Both programmes were made by Martin Durkin, one of the Spiked network of hard-core pro-Brexit, anti-green libertarians. Channel 4 has run such documentaries knowing that there is a market for such programmes.

Even the people they piss off will be talking about the shows and more people will be inclined to tune in. Controversy sells.

Just like today, the Tory far-right saw the BBC as a ‘left-wing’ broadcaster because it occasionally raises difficult questions (or at least it used to) from time to time. 

The truth is that the BBC sets the news agenda and right-wing opposition to it plays into this.

It’s not like Channel 4 was easy on the left or supporting Labour leader Jeremy Corbyn. Channel 4 ran the same slanders against the Corbyn project as the rest of the media rather than taking on the worst British government since 1945. 

When Presenter Krishnan Guru-Murthy interviewed Corbyn in 2015, he would barely allow the Labour leader any time to defend or explain his record. It’s political coverage framed by Blair speech writers like Philip Collins.

So the reasons for privatising Channel 4 are more ideological and economic than about political spite. The Thatcher government hoped to privatise Channel 4 one day as part of its plans to diversify UK media.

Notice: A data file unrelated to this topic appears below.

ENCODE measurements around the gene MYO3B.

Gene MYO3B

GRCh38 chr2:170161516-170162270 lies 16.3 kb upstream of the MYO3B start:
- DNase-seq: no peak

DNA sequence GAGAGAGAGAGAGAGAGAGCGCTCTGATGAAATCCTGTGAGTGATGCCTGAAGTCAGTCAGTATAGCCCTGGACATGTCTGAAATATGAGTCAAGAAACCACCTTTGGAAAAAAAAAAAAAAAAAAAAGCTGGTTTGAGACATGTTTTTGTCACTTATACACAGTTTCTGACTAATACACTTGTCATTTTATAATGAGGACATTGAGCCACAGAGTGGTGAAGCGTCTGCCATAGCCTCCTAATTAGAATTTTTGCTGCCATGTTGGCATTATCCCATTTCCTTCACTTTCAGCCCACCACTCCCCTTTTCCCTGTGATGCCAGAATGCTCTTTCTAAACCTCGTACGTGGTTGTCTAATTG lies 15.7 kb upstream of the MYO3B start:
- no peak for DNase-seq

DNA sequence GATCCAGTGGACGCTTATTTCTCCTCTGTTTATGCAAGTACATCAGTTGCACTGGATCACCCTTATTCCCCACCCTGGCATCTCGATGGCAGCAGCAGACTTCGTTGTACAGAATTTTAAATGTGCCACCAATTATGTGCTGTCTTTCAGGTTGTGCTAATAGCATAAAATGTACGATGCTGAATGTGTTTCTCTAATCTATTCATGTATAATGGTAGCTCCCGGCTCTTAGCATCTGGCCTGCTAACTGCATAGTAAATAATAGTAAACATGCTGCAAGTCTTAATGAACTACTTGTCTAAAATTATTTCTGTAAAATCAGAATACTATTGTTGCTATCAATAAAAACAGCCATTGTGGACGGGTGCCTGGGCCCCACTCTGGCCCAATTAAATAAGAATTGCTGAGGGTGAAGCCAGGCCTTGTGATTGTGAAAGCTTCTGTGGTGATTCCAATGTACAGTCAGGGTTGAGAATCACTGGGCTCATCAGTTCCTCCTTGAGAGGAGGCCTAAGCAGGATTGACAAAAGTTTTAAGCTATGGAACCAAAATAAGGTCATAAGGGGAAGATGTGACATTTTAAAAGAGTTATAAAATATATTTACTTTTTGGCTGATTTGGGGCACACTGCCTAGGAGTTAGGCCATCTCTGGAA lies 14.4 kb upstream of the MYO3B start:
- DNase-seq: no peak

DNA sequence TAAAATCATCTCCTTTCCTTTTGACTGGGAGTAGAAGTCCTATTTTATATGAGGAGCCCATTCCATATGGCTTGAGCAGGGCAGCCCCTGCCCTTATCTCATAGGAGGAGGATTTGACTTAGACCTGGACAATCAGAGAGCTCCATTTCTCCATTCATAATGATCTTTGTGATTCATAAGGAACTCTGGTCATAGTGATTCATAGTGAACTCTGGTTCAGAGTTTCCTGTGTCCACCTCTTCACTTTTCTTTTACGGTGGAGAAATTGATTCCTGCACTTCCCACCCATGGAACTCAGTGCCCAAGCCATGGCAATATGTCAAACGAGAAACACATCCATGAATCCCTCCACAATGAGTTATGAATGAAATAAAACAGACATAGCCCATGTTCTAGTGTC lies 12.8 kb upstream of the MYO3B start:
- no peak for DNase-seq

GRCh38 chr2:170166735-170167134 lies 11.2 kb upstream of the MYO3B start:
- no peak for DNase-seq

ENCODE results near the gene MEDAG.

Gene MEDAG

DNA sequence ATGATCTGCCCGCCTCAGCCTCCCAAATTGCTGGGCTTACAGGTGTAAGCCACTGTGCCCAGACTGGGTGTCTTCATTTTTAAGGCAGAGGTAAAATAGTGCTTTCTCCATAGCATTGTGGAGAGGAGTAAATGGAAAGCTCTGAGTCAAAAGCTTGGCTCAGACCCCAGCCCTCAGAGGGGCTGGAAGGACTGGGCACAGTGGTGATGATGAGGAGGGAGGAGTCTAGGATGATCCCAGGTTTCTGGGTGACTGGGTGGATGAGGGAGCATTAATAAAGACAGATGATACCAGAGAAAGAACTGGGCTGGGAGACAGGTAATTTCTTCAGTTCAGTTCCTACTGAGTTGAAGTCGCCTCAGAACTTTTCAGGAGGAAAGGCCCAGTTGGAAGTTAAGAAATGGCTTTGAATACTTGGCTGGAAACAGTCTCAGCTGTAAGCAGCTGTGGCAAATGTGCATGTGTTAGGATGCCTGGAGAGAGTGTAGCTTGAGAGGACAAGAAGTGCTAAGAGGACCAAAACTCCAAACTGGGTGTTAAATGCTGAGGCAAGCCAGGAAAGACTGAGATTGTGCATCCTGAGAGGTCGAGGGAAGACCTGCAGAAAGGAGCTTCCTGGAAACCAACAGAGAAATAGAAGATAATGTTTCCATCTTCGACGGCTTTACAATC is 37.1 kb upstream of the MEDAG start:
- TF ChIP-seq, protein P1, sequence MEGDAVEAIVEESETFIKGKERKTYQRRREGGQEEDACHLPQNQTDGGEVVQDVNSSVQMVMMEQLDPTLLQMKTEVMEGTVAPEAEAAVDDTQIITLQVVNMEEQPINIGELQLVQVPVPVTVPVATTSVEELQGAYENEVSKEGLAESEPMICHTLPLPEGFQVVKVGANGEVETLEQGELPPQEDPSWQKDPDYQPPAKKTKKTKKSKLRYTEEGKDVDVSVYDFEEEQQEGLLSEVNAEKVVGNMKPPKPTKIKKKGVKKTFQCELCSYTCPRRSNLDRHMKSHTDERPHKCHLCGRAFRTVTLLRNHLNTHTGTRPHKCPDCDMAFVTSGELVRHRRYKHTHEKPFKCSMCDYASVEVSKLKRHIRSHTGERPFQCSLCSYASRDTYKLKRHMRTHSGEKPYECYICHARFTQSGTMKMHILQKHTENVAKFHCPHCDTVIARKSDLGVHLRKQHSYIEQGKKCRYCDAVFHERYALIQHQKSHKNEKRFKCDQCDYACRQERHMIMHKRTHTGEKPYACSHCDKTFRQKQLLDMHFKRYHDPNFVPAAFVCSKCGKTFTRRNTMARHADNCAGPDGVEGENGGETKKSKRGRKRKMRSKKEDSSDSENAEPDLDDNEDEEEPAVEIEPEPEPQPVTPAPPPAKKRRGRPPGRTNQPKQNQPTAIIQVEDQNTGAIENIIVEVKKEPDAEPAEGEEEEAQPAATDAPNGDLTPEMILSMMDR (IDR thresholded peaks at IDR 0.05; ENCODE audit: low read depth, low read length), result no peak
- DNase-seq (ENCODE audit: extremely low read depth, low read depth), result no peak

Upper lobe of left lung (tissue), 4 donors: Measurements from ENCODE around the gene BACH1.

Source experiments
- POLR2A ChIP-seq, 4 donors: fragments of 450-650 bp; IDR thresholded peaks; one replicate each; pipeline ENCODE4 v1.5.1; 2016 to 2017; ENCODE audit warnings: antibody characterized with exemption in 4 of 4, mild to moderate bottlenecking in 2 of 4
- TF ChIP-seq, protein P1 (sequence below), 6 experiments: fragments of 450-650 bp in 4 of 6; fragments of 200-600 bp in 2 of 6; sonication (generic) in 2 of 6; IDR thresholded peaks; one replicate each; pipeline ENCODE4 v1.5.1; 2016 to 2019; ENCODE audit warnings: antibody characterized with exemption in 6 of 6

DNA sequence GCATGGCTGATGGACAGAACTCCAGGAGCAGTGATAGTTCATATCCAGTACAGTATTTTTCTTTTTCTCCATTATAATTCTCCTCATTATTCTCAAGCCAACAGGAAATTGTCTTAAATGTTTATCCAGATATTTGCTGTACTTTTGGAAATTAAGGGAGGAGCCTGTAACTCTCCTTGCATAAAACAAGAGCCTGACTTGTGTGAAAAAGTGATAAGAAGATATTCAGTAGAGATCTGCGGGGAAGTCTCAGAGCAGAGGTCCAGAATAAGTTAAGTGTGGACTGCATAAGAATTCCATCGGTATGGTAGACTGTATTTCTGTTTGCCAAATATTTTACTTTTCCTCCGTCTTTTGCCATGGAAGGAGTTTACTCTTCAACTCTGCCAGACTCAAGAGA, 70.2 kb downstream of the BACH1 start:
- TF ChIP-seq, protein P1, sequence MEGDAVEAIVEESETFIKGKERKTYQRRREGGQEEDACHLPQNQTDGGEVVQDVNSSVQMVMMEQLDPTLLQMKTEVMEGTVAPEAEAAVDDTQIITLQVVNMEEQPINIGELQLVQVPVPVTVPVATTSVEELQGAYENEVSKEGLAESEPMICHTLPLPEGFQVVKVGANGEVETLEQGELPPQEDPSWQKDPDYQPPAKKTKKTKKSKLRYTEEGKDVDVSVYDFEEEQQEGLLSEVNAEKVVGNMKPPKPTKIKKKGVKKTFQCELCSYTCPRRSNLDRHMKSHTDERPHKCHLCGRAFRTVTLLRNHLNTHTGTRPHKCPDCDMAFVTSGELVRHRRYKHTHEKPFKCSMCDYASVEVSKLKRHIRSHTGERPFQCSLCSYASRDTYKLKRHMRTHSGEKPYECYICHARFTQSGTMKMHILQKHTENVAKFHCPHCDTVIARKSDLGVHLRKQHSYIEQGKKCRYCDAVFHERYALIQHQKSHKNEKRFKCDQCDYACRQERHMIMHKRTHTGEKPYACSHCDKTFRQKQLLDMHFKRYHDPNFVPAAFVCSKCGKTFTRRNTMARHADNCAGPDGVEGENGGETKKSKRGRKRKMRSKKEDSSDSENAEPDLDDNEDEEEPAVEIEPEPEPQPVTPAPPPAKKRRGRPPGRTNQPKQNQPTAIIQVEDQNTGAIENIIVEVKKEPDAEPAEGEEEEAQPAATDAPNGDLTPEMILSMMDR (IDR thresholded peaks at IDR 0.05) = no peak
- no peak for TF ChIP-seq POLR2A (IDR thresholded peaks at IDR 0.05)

Thatcher never got around to it, but her successors tried. John Major and Tony Blair had the same ambition and failed. Gordon Brown and David Cameron too shared this aim, but the financial crisis and austerity took precedence.

Likewise, Theresa May might have pursued it had she won a stonking majority in 2017. Instead, the May government was cornered and left floundering over Brexit. 

So it comes to Boris Johnson to do the dirty work.

Successive governments have tried to privatise Channel 4. All of them failed. The Johnson government could still blow it, but the conditions may be just right for the plan to go ahead.

The Conservative Party has the numbers in Parliament and the media industry has changed since the days when big state media was the norm. There has been a cultural-technological shift in the way people engage with mass media.

The privatisation of Channel 4 may well force the organisation to move away from news coverage entirely. Channel 4 News has a following among liberal-minded viewers who are not satisfied with BBC coverage. 

Another possibility is that Channel 4 News continues despite the change in ownership and structure. You might imagine a UK version of MSNBC to complement the role played by right-wing channels like ITV and Sky.

The sell-off of Channel 4 won’t be the end of liberal media in the UK, but the future will resemble the worst of the present. 

A privately-owned Channel 4 will make some people very rich, while Britain’s need for a new media will go ignored.

Photograph courtesy of the Ministry of Defence. Published under an Open Government License.